Ok y’all, its time to experience some Texas wine and lake views! It’s fine to drive down a busy road and move from tasting room to tasting room, which are all mere yards from each other. It’s certainly convenient, there’s little chance of getting lost, and it doesn’t tax the brain too much. I still sometimes experience tastings this way. But I’m also always on the lookout for a better tasting experience. As I mentioned in a recent article on Texas Hill Country Wine & Food Experiences, sometimes you just want to experience the essence of a place.

Enter Texas’ Highland Lakes. This chain of six fresh-water reservoirs is located in the Texas Hill Country northwest of Austin and were formed by damming sections of the 862-mile-long Colorado River. They were created to control flooding in the area, generate hydroelectric power, and to provide a storage place for the region’s water supply.

The lakes from north to south – Lake Buchanan, Inks Lake, Lake LBJ, Lake Marble Falls, Lake Travis, and Lake Austin – span about 85 miles and come in a variety of sizes. In addition to the beautiful scenery and loads of recreational activities (boating and fishing are quite popular) provided by the lakes, they are also dotted with wineries. What better way to experience the Texas Hill Country than by enjoying Texas wine and lake views? It’s certainly a more laid-back way to taste and the last couple of times I’ve visited I left actually feeling relaxed and rejuvenated. Now, don’t get me wrong, I still love the Fredericksburg area, which is the heart of Texas wine country, but I find the Highland Lakes a more serene way to enjoy the region. I like to break the area up into two sections – a northern section of the area and a southern – so you don’t spend all your timing driving. But depending on how much time you have, you can certainly cover the entire lake area.

Points North – Lake Buchanan to Lake Marble Falls

The area between the cities of Tow and Marble Falls, which encompasses Lake Buchanan, Inks Lake, Lake LBJ, and Lake Marble Falls is the more “rustic” of the two areas, but I love the wide-open spaces and the quiet. With all the time I’d spent in Texas and other parts of the Hill Country, this area has surprisingly been a recent discovery for me in the last few years. I guess I shouldn’t be surprised given how large Texas is. But I remember thinking “where the hell has this been all my life?” when I finally made my way to the area. Better late than never, I guess.

Where to Taste

Starting the farthest north, Fall Creek Vineyards in Tow is a must visit. The winery property borders Lake Buchanan and even provides access to the lake. Named for a creek and waterfall called, you guessed it, ‘Fall Creek’ that borders the north end of the ranch, Fall Creek is one of the state’s historic wineries. It was back in 1975 that Fall Creek Vineyards became the first Texas Hill Country winery and also the site of some of the first vinifera grapes planted in the state. Brought to life by former lawyer Ed Auler along with wife Susan Auler after an awe-inspiring trip to France, they have played a significant role in Texas’ evolving wine industry. In fact, it was Ed Auler that made the application to the U.S. government to have the Texas Hill Country granted appellation status.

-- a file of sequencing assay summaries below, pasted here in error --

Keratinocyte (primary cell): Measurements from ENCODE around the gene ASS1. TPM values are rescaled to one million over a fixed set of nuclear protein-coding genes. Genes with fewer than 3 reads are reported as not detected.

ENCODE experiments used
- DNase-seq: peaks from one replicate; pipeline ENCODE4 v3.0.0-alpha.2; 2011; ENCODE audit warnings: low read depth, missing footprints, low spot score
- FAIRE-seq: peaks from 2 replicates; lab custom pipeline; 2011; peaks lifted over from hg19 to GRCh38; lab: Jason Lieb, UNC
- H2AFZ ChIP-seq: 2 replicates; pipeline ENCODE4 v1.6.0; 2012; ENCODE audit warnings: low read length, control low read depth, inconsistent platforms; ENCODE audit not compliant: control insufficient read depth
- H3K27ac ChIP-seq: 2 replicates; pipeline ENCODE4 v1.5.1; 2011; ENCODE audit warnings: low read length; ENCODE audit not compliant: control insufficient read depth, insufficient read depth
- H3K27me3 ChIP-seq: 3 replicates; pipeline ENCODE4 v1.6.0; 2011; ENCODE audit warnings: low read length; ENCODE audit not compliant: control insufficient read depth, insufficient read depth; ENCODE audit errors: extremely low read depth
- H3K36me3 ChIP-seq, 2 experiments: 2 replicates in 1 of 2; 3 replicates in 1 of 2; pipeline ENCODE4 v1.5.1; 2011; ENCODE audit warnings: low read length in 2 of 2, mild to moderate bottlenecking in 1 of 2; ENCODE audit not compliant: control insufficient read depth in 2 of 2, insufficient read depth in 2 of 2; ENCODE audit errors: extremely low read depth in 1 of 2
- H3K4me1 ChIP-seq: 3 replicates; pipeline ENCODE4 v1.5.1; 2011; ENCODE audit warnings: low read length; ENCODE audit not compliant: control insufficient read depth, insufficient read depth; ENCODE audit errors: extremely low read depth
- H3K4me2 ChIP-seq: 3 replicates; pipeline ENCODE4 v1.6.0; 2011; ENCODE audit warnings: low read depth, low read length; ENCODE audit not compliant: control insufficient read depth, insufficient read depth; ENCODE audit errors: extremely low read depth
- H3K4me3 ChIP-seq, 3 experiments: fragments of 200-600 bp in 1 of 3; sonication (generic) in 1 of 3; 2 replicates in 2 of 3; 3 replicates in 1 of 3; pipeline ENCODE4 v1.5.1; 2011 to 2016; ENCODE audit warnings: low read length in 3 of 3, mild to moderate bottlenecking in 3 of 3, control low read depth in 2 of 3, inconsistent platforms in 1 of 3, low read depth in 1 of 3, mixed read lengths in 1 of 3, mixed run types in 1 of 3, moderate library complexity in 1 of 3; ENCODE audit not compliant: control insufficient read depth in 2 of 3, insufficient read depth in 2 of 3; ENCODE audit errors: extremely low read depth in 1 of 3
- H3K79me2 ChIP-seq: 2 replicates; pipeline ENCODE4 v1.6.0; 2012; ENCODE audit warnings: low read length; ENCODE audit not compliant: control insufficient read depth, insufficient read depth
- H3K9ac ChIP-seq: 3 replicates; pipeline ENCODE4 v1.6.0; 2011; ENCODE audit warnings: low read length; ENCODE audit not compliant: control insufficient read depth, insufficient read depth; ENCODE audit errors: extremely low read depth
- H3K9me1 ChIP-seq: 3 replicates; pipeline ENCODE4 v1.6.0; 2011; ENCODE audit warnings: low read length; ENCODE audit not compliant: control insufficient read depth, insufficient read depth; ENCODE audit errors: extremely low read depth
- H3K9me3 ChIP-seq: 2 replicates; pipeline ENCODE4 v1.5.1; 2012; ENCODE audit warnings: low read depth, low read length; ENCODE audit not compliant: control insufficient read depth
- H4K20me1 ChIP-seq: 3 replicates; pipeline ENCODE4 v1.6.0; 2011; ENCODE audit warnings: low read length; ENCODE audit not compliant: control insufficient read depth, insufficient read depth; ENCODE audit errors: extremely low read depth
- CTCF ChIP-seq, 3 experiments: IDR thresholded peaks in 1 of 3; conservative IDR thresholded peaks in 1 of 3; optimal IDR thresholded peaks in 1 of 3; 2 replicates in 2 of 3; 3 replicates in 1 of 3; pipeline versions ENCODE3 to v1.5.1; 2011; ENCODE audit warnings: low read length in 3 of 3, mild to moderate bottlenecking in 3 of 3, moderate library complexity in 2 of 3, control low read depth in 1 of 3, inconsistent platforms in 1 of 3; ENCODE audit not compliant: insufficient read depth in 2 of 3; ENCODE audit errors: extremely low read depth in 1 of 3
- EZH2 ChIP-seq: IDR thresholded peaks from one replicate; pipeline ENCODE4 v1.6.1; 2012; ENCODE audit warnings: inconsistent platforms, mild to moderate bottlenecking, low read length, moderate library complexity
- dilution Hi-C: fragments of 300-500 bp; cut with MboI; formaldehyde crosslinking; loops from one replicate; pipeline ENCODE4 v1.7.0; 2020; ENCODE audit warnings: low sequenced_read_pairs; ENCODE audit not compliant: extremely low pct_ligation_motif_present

The quaint courtyard and patio area seriously beckon you to sit back and relax. Make the most of the experience amongst the vines by ordering some of the on-site nosh and enjoying with a glass or a bottle of wine. Whether sipping on one of their entry level “Classic” wines or stepping it up a notch and tasting the Vintners Selection (site designated wines) or Terroir Reflections (single vineyard wines), you’re bound to find a favorite. A tasting of 5 wines is $20. And just so you know, I’m absolutely smitten with their lower alcohol Lescalo Chenin Blanc wine!

Heading back south, Perissos Vineyard & Winery located on the edge of Burnet near Inks Lake State Park is another place worth hanging out and soaking up the scenery. In fact, its a perfect stop after a morning hike. The biggest problem will be deciding where to enjoy your wines. Multiple outdoor spaces (porches, decks, patios spaces, and more) are set amongst a 16-acre vineyard and shaded oaks. Inside, the gleaming tasting room gives a modern, rustic vibe. With an extensive vineyard, the bulk of the wines are made with estate fruit. Varietals such as Viognier, Roussanne, Aglianico, Dolcetto, and Montepulciano are the stars of the portfolio. In fact, it was the reputation of the Viognier that made me visit in the first place. Regular tastings feature 6 wines at $18. The Winemaker’s Tour and Tasting at $40 is a more elevated experience and incorporates library and wine club only selections with small bites.

Also in Burnet, but within the town itself, is a tasting room for Wedding Oak Winery. I still remember the first time I tasted a wine from Wedding Oak during a Hill Country wine dinner and knew I wanted to try more. With a name inspired by the majestic, 400 year-old oak tree (known as the Wedding Oak Tree) that grows near the original winery and was used as a place for weddings of Native Americans and early Texas settlers, Wedding Oak Winery was founded in San Saba, TX (the Pecan Capital of the World). Their production began with white wines before eventually branching out into reds.